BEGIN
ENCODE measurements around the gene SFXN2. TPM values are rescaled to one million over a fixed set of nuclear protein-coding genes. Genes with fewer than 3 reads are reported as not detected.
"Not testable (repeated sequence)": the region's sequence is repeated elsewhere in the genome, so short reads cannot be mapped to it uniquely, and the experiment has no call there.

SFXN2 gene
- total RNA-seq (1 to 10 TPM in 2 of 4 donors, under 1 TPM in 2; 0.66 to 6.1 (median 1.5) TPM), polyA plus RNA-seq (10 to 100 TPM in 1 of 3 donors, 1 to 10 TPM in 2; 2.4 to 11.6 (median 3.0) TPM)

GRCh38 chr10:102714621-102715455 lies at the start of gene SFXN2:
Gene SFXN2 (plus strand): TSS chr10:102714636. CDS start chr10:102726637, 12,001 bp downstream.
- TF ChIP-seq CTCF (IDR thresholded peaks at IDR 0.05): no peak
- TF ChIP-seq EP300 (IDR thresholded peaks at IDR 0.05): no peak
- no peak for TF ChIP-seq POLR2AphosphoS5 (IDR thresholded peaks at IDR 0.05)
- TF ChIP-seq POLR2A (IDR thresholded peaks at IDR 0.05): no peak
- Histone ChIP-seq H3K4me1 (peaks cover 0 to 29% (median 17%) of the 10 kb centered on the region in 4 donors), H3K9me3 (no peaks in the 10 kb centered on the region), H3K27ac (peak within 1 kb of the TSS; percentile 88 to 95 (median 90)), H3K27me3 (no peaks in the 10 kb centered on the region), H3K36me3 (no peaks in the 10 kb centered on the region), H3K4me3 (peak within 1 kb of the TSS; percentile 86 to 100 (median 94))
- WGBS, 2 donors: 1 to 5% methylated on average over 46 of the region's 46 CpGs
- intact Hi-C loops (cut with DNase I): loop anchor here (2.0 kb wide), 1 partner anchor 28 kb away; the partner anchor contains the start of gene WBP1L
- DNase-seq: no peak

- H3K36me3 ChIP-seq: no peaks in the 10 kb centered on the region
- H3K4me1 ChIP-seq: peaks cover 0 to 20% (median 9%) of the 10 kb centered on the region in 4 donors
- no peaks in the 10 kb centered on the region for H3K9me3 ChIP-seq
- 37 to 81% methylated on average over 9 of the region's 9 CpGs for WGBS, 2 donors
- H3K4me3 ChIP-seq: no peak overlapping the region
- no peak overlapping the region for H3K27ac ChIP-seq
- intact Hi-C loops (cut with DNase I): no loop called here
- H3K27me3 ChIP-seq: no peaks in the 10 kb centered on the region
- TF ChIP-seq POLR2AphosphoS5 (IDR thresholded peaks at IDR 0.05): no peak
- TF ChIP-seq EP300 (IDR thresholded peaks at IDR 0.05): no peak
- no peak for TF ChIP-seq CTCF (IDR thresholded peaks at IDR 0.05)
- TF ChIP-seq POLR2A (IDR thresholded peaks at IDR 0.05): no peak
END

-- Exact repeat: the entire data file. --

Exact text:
ENCODE measurements around the gene SFXN2. TPM values are rescaled to one million over a fixed set of nuclear protein-coding genes. Genes with fewer than 3 reads are reported as not detected.
"Not testable (repeated sequence)": the region's sequence is repeated elsewhere in the genome, so short reads cannot be mapped to it uniquely, and the experiment has no call there.

SFXN2 gene
- total RNA-seq (1 to 10 TPM in 2 of 4 donors, under 1 TPM in 2; 0.66 to 6.1 (median 1.5) TPM), polyA plus RNA-seq (10 to 100 TPM in 1 of 3 donors, 1 to 10 TPM in 2; 2.4 to 11.6 (median 3.0) TPM)

GRCh38 chr10:102714621-102715455 lies at the start of gene SFXN2:
Gene SFXN2 (plus strand): TSS chr10:102714636. CDS start chr10:102726637, 12,001 bp downstream.
- TF ChIP-seq CTCF (IDR thresholded peaks at IDR 0.05): no peak
- TF ChIP-seq EP300 (IDR thresholded peaks at IDR 0.05): no peak
- no peak for TF ChIP-seq POLR2AphosphoS5 (IDR thresholded peaks at IDR 0.05)
- TF ChIP-seq POLR2A (IDR thresholded peaks at IDR 0.05): no peak
- Histone ChIP-seq H3K4me1 (peaks cover 0 to 29% (median 17%) of the 10 kb centered on the region in 4 donors), H3K9me3 (no peaks in the 10 kb centered on the region), H3K27ac (peak within 1 kb of the TSS; percentile 88 to 95 (median 90)), H3K27me3 (no peaks in the 10 kb centered on the region), H3K36me3 (no peaks in the 10 kb centered on the region), H3K4me3 (peak within 1 kb of the TSS; percentile 86 to 100 (median 94))
- WGBS, 2 donors: 1 to 5% methylated on average over 46 of the region's 46 CpGs
- intact Hi-C loops (cut with DNase I): loop anchor here (2.0 kb wide), 1 partner anchor 28 kb away; the partner anchor contains the start of gene WBP1L
- DNase-seq: no peak

- H3K36me3 ChIP-seq: no peaks in the 10 kb centered on the region
- H3K4me1 ChIP-seq: peaks cover 0 to 20% (median 9%) of the 10 kb centered on the region in 4 donors
- no peaks in the 10 kb centered on the region for H3K9me3 ChIP-seq
- 37 to 81% methylated on average over 9 of the region's 9 CpGs for WGBS, 2 donors
- H3K4me3 ChIP-seq: no peak overlapping the region
- no peak overlapping the region for H3K27ac ChIP-seq
- intact Hi-C loops (cut with DNase I): no loop called here
- H3K27me3 ChIP-seq: no peaks in the 10 kb centered on the region
- TF ChIP-seq POLR2AphosphoS5 (IDR thresholded peaks at IDR 0.05): no peak
- TF ChIP-seq EP300 (IDR thresholded peaks at IDR 0.05): no peak
- no peak for TF ChIP-seq CTCF (IDR thresholded peaks at IDR 0.05)
- TF ChIP-seq POLR2A (IDR thresholded peaks at IDR 0.05): no peak